Twitter's new plan to start offering business access to at least the past two years of tweet data reads like an attempt to start generating some revenue for the company. But it's also an innovative take on what websites can charge for. In the case of the so-called "public social network," it's millions and millions of characters -- letters, numbers, emoticons, etc. -- that, when organized can spell out major global trends.
It's worth pointing out that Twitter and Datasift's plan this isn't really a new service. Based on the BBC's report about the new model, the U.K.-based startup Datasift will handle the heavy lifting (read: customer service) for Twitter, offering up market research sourced to tweet data for $1,000 a month. Once the business signs up for the service, they get access to a simple dashboard that shows them the trends. "No-one's ever done this before," Datasift's marketing manager Tim Barker told the BBC. "It's a brand new service that we're bringing online - it's a massive technology challenge because of the amount of data that is pumped out every single day."
What Barker says isn't entirely true. Practically since Twitter Year One (2007, A.D.), the company has offered access to its data for a fee. Numbers are hard to pin down, but it's expensive. While smaller startups Sulia tended to get access to the tweet data for a few thousand bucks a month, Google apparently paid Twitter millions of dollars in order to index tweets for its real-time search experiment that was announced in 2009 and expired last summer. Furthermore, a limited amount of tweet data is open to everyone through the company's application programming interface (API), and many a service has been built based on mining tweets for data trends. One of the better known ones is the social media reputation index Klout, though it's unclear if they pay for the data or not. There's also at least one hedge fund that has tried to predict stock market trends based on tweets.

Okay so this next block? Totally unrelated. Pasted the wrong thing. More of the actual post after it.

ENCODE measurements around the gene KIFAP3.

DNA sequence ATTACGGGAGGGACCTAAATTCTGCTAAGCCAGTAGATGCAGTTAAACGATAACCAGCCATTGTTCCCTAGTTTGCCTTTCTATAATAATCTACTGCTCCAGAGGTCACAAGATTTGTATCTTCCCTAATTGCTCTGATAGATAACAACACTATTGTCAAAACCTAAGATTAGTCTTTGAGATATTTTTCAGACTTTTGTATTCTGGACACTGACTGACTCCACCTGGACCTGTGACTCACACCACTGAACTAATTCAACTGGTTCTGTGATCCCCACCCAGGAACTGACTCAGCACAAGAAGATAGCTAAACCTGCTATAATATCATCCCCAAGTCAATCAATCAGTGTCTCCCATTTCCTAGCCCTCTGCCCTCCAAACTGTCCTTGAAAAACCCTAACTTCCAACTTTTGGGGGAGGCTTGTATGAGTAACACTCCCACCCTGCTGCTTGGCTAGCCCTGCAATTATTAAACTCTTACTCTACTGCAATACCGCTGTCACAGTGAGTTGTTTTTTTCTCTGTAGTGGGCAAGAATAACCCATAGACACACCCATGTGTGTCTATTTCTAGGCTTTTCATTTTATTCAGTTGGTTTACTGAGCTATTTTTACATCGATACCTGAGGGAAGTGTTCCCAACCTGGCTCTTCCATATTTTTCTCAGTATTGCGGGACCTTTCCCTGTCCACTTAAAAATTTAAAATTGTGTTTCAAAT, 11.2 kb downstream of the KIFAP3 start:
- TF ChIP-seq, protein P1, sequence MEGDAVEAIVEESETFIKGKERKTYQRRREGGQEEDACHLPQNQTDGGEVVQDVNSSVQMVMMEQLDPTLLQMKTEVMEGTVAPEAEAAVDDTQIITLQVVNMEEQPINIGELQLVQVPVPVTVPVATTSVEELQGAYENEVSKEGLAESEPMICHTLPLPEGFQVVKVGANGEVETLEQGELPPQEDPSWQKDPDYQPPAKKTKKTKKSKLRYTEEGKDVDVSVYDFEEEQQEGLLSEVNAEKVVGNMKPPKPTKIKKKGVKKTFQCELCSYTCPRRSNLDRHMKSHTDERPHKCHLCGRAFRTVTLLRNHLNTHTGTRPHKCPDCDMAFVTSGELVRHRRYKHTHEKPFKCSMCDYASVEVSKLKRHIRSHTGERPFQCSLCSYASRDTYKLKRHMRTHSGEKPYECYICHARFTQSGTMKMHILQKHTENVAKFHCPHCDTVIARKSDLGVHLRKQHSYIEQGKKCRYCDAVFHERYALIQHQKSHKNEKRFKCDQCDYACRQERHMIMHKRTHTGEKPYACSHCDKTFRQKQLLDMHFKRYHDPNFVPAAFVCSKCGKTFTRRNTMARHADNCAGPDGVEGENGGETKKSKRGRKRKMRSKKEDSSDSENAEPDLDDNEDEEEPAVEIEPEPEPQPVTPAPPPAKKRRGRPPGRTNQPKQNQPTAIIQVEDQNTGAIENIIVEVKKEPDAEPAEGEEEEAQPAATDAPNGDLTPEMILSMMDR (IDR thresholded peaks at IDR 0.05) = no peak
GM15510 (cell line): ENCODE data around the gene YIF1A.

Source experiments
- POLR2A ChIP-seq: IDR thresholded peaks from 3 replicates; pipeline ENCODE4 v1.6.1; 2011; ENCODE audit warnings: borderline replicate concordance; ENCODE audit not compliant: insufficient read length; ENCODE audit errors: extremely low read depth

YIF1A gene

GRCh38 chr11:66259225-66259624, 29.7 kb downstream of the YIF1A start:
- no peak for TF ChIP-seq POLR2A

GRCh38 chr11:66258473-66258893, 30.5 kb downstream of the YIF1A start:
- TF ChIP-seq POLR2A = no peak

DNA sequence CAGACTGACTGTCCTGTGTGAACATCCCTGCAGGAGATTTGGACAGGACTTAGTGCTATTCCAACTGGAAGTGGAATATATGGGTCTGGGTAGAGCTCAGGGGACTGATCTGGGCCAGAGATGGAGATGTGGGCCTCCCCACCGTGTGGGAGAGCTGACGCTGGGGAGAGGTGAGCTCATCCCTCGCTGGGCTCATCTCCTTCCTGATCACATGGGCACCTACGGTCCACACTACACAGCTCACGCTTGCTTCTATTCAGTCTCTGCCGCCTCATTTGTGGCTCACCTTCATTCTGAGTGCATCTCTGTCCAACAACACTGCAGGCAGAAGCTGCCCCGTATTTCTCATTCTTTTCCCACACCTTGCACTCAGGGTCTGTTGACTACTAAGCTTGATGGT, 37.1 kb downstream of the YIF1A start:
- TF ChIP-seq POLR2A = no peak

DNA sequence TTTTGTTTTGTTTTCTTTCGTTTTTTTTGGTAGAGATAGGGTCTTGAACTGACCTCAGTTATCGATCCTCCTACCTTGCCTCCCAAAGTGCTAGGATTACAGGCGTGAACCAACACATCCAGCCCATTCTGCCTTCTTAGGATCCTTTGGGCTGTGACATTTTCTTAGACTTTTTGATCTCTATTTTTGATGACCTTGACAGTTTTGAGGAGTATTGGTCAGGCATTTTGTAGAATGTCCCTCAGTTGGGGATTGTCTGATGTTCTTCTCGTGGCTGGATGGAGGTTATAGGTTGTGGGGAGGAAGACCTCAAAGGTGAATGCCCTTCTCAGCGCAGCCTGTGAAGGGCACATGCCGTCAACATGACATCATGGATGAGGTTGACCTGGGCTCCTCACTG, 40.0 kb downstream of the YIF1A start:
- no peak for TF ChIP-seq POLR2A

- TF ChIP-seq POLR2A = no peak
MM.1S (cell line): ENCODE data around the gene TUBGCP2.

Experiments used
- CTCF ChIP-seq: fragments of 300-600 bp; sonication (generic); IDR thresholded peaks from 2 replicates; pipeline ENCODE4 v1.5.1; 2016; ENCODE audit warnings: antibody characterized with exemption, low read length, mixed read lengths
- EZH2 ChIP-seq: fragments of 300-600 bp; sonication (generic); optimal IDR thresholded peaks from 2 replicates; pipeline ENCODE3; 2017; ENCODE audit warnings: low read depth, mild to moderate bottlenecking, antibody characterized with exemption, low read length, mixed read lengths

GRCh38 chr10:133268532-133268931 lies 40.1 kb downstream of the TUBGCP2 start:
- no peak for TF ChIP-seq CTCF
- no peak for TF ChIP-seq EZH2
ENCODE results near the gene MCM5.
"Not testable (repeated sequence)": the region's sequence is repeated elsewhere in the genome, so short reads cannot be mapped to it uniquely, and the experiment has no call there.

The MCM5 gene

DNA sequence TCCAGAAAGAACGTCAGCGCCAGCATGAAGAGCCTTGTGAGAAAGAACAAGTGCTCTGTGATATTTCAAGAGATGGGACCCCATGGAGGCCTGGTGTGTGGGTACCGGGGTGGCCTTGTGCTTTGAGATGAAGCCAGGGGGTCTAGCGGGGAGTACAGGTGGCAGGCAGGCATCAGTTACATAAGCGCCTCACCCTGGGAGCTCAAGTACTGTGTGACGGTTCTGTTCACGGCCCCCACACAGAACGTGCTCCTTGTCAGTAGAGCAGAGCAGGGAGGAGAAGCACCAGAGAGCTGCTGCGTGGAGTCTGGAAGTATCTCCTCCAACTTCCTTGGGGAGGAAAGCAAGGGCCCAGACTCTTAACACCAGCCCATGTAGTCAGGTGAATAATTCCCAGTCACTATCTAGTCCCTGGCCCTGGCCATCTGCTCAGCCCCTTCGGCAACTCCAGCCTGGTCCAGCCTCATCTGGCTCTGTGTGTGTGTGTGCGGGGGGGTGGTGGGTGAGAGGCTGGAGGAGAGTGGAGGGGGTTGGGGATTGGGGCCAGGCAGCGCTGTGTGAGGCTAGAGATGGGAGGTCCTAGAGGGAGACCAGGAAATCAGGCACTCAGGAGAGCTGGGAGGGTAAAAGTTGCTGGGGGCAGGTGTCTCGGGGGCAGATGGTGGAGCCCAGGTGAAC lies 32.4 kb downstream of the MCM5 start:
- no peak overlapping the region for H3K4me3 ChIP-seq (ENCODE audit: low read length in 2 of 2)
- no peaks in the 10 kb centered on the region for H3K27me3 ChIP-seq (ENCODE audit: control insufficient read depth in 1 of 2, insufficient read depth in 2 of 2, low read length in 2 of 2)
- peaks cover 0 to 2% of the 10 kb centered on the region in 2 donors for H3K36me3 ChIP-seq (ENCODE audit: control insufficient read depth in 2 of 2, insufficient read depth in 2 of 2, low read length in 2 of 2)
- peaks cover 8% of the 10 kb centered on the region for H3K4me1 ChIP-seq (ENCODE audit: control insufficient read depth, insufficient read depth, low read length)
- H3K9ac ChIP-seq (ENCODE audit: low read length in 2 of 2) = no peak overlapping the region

How Twitter and Datasift's new plan affect your own Twitter feed? Probably not at all. But if you thought Facebook was creepy for selling your consumer data and serving up Sponsored Tweets, this new plan to sell businesses access to your tweets might rub you the wrong way. Gus Hosein, the executive director of Privacy International, told the BBC, "People have historically used Twitter to communicate with friends and networks in the belief that their tweets will quickly disappear into the ether. The fact that two years' worth of tweets can now be mined for information and the resulting 'insights' sold to businesses is a radical shift in the wrong direction." Our advice: Start locking your tweets now.
This article is from the archive of our partner The Wire.
We want to hear what you think about this article. Submit a letter to the editor or write to firstname.lastname@example.org.